Our aviation segment volume was 1.8 billion gallons in the first quarter. This volume decreased 6% year-over-year, principally due to the significant decline in activity in our commercial aviation business during the last month of the quarter, resulting from the pandemic's impact on air travel. With commercial airline activity remaining at a virtual standstill in much of the world, we expect a more significant decline in related business activity in the second quarter with volumes anticipated to decline approximately 65% sequentially and 70% year-over-year. Volume in our marine segment for the first quarter was 4.9 million metric tons, down 300,000 metric tons or 6% year-over-year. Sequentially, marine volume was only down 4% despite the negative impact from the pandemic in certain parts of the marine business in the latter part of the quarter. While to date, we have not experienced the same level of decline in our marine business as we have in aviation, we still expect a more meaningful decline in volume in the second quarter due to the continuing effects of the crisis.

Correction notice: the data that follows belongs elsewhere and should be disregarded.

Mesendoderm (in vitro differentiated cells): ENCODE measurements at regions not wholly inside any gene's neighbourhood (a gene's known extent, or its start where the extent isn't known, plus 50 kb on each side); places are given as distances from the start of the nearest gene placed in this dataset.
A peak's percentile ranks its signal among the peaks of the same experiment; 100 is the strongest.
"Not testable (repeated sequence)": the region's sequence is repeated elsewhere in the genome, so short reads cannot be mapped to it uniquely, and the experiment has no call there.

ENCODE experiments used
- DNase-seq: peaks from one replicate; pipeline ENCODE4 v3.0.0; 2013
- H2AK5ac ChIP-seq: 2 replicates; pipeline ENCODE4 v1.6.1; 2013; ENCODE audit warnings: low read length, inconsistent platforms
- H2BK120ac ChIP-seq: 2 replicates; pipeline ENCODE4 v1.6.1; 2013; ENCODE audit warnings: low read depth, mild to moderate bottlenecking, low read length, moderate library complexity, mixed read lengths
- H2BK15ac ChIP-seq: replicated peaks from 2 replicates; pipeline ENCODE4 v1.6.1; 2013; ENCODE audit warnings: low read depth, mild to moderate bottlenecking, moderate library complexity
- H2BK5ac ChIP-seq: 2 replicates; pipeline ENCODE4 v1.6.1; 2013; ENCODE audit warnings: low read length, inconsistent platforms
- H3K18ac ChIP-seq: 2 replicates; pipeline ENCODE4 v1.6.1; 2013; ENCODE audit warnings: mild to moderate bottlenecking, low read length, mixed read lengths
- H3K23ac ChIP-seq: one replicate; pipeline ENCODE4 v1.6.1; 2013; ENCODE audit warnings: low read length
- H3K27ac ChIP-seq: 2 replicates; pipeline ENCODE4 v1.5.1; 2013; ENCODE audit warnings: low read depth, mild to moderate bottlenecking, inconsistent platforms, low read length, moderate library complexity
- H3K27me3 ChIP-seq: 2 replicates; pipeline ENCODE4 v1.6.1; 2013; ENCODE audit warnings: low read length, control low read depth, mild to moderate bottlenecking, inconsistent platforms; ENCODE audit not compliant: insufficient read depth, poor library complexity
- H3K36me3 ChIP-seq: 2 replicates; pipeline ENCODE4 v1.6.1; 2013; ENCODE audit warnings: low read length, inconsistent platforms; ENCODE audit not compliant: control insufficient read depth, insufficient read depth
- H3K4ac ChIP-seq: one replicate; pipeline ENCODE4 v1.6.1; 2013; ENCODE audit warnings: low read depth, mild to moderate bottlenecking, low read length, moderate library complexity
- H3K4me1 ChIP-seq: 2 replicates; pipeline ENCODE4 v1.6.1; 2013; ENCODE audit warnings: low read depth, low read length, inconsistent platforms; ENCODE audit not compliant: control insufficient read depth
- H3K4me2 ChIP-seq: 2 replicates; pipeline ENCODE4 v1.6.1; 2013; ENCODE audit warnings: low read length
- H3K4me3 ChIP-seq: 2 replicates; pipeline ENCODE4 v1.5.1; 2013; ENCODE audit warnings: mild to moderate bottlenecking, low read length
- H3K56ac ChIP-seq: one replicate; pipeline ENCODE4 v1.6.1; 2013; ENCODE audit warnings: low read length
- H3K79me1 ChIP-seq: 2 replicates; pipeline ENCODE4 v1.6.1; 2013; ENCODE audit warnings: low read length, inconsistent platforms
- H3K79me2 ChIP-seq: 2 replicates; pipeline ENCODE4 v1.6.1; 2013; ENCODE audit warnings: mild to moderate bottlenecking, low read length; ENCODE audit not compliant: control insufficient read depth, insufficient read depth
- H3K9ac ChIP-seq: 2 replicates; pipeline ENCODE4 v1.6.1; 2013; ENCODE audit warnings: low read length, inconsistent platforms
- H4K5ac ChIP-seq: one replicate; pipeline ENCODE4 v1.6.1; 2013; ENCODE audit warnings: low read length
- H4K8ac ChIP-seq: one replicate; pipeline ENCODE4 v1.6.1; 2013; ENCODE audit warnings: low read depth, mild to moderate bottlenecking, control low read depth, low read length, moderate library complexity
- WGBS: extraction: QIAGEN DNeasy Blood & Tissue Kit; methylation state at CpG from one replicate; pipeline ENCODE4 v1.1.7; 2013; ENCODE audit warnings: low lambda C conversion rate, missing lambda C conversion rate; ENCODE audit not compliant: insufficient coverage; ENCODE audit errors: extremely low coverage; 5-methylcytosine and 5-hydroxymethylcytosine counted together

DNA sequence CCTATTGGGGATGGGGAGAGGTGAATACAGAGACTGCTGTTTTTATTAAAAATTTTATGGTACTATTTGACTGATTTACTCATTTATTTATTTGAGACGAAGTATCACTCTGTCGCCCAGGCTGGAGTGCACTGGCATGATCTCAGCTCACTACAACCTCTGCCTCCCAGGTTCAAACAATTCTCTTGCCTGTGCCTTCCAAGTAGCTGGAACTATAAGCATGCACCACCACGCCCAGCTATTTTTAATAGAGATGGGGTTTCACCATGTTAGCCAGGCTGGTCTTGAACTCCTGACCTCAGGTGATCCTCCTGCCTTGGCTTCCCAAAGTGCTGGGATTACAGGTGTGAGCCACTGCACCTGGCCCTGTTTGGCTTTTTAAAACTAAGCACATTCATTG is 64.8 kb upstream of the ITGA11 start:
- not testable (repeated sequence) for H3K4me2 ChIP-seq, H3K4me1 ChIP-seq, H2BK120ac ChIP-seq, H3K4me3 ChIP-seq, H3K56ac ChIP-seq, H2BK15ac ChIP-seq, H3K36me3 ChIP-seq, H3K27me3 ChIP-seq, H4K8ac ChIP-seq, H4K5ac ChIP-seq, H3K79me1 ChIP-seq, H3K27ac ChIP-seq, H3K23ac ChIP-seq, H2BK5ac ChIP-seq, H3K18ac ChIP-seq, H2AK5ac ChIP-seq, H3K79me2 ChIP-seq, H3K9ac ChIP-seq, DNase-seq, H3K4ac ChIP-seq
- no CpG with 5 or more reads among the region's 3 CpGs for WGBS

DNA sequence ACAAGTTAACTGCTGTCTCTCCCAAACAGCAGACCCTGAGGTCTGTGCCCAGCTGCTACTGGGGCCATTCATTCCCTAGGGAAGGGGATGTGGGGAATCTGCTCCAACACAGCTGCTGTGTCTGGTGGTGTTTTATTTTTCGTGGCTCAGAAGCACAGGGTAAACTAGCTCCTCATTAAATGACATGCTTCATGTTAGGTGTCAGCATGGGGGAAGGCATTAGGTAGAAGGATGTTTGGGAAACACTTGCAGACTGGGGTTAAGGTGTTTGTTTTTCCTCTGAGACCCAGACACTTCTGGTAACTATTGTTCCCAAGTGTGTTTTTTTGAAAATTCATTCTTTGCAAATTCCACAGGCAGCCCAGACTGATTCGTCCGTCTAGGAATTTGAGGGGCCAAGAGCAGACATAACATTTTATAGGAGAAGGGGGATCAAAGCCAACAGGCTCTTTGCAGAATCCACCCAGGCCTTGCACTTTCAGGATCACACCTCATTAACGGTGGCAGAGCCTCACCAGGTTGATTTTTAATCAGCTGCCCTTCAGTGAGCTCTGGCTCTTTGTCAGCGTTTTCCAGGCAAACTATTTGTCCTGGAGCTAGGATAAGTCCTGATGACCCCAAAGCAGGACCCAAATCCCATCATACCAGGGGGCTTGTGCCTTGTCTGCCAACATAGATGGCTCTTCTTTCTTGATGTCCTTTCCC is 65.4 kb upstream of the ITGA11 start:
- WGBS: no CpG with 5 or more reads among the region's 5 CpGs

Our land segment volume was 1.4 billion gallons or gallon equivalents during the first quarter. That's an increase of approximately 3% compared to the first quarter of last year. While our land segment did not experience a significant impact to volume in the first quarter, we do expect a meaningful decline in the second quarter, most significantly due to the drop-off in retail gas and diesel activity in North America as a result of the stay-at-home orders in effect throughout much of the U.S. as well as lower demand from our commercial and industrial customers.